You can get loans instantly these days. These instant personal loans are typically of small amounts and for shorter tenure. Every loan has an associated cost. For the long tenure loans, the interest rate is the primary determinant. You prefer to go with the lender that offers you the lowest interest rate. However, the same does not apply for short duration loans. If you focus only on the interest rates for the short-term loans, you may end up selecting a high cost loan.
In this post, let’s look at the aspects that must keep in mind while taking an instant loan. I write this post purely from the cost perspective. With instant loans, there are a few behavioural aspects to be addressed too. For instance, you may end up spending more if the credit is instantly available. Reckless spending can push you towards the debt spiral. However, in this post, let’s stick to the cost aspect. I work with the assumption that the instant loans will be of small amounts and for a short tenure. For short term loans, a good measure of cost can be the excess amount (over the loan amount) that you pay to close the loan. For if you pay Rs 53,000 towards repayment of Rs 50,000 loan, you have paid 6% of the loan amount in interest and charges. APR (Annual Percentage Rate) is also a good indicator.
The Quantum of the Processing Fee Becomes Important
For that matter, any one-time fixed charge becomes important too. The reason is this fixed charge is spread over the short tenure of the loan. Even if we do some crude calculation, a 2% processing fee for a loan for 6-month loan adds 0.33% per month (2%/6 months) in terms of interest rate.
In some cases, there may be a flat charge for the service. For a short quantum and short tenure loan, this can be a significant cost. For instance, if there is a miscellaneous charge of Rs 300 on a Rs 20,000 loan, the charge is 1.5% of the loan amount.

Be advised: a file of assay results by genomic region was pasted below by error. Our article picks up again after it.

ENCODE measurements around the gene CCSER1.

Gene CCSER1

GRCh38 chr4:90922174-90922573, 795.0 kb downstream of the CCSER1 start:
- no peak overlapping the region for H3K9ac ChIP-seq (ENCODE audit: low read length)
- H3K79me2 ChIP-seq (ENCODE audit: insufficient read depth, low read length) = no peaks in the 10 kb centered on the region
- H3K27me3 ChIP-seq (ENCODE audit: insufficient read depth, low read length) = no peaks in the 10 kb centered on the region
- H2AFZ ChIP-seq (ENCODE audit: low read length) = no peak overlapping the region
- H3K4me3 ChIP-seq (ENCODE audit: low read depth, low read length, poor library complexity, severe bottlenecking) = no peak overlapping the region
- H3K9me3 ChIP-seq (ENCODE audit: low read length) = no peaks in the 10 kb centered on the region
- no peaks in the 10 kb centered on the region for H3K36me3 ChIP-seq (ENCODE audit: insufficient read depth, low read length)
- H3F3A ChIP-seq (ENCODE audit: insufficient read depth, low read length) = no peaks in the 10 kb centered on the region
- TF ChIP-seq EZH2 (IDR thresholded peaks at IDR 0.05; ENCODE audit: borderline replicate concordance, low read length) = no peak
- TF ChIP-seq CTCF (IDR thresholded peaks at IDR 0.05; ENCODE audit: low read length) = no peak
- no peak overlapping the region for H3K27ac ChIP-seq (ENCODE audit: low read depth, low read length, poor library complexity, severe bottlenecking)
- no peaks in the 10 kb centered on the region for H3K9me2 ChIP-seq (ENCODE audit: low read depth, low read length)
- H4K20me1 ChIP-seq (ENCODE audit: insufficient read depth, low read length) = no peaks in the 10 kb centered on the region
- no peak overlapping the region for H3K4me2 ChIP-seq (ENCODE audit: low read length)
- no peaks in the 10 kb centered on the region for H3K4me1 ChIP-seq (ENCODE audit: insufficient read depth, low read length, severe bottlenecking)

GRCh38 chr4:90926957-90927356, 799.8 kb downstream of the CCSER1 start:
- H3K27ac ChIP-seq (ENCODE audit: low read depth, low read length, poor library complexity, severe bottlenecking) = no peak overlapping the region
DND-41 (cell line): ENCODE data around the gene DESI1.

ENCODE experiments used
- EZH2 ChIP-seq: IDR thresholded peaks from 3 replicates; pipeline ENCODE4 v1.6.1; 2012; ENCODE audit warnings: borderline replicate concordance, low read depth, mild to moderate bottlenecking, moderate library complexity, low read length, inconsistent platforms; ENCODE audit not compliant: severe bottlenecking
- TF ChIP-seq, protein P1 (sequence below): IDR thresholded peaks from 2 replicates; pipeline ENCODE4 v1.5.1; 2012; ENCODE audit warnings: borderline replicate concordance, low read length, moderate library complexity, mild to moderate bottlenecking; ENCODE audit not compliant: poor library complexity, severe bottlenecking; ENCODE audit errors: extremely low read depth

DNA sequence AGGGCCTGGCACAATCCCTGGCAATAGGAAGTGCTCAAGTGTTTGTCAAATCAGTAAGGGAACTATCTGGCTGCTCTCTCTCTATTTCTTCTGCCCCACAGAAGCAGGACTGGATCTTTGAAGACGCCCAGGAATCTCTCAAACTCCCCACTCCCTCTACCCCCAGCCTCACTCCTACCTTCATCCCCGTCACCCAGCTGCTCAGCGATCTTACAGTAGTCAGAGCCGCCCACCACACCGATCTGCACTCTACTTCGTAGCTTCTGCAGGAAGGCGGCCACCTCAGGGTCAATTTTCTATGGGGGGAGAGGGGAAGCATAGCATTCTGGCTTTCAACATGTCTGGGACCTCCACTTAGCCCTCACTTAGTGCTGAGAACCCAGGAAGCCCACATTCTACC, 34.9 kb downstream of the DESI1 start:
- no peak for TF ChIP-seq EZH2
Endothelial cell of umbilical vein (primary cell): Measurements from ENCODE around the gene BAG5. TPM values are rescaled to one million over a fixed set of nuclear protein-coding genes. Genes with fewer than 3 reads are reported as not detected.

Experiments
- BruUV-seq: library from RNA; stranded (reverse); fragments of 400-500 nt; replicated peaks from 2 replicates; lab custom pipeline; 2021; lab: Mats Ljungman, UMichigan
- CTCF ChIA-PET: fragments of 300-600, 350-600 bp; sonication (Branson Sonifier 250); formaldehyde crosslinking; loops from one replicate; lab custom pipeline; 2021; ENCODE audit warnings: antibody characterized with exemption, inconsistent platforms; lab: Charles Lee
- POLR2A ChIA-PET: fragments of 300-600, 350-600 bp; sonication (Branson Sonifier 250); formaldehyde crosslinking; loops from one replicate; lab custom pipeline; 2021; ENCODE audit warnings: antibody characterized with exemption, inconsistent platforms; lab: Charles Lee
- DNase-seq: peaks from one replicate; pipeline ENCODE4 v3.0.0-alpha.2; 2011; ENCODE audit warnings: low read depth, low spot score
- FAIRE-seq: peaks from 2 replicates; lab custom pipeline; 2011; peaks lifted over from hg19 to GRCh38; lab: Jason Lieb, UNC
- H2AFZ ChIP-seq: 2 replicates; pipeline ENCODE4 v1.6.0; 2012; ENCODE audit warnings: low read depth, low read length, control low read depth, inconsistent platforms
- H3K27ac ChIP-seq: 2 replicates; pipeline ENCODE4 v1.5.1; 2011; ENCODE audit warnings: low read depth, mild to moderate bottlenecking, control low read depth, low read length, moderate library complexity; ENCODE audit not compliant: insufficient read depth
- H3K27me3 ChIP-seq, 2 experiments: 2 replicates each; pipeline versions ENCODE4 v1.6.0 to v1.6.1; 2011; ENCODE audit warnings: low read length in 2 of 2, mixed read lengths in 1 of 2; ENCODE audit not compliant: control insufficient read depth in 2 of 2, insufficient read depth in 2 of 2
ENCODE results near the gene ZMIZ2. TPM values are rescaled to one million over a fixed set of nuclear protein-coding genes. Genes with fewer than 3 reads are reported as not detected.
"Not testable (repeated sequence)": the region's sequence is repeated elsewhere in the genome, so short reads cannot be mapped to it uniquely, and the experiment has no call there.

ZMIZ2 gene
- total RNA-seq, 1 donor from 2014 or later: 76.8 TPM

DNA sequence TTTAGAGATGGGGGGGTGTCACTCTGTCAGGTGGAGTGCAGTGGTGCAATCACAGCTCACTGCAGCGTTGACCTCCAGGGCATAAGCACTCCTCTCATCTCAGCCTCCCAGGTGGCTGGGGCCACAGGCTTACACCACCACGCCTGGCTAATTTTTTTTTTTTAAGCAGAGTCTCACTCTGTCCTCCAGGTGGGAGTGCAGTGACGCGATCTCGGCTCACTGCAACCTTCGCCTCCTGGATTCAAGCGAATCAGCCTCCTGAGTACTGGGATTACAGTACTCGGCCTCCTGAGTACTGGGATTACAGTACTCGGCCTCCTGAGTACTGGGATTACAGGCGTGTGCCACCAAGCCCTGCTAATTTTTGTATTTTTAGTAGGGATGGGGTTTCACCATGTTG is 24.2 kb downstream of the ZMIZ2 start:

The Rate of Interest Is a Lesser Problem for Short Tenure Loans
For short term loans, the rate of interest is a lesser worry. Since the loan tenure is less, the reverse compounding does not get into overdrive.
For instance, if you take a loan of Rs 50,000 for 6 months at 10% p.a., you pay an EMI of Rs 8,578. Had the rate of interest been 15% p.a. (a full 5% higher), the EMI would have been Rs 8,701. A difference of Rs 123. Total difference of Rs 678. Or 1.36% of the loan amount.
Now, if the 10% loan had a processing fee of 2.5% and 15% p.a. loan had no processing fee, you would pay a processing fee of Rs 1,475 (including GST) in the 10% loan and NIL in 15% loan.
In the 10% loan, you pay Rs 1,475 extra fee. In the 15% loan, you pay Rs 678 extra interest.
If we compare on the APR, the effective APR for the 10% loan is 20.75% p.a. (assuming processing fee is set off against the loan amount).
|Loan Amount||Rs 50,000|
|Loan Tenure||6 months|
|Interest Rate||EMI||Processing Fees (%)||Processing Fees (₹)||Total Payment |
|10%||Rs 8,578||2.50%||Rs 1,475||Rs 52,943||20.75%|
|15%||Rs 8,701||–||–||Rs 52,206||15.00%|
It is an instinct to compare loans on interest rates. However, as you can see from the above example, for the short-term loans, the fixed charges such as processing fee can play a big role in your decision.
As the tenure gets longer, the interest rate becomes more important. Want an example? Look no further than interest rates. The difference between EMI for 10% and 15% home loans (50 lacs, 20 years) is Rs 17,588. This amounts to an extra Rs 42.2 lacs to be paid over the loan term. Almost 85% of the loan amount.
The Old Interest Rate Tricks
Though this may not always happen, the lenders can sometimes give a false impression about the interest rates. I have seen these tricks in play in case of Corporate Fixed Deposits. You can read about such a loan offering here. For instance, you take a loan of Rs 1 lacs and you must pay back 1.05 lacs over the 6 months. 6 EMIs of Rs 17,500. You might be given the impression that the interest rate is 5% since you just have to pay Rs 5,000 extra (5% of Rs 1 lac). If you work the APR for this loan, it would come out to 16.9% p.a.
As a borrower, you must do these basic calculations when you finalize your loan product. For all you know, a higher interest rate option may be the cheaper one. With our loan calculator or excel as your friend, you would have figured out that the higher interest rate offer is the cheaper one.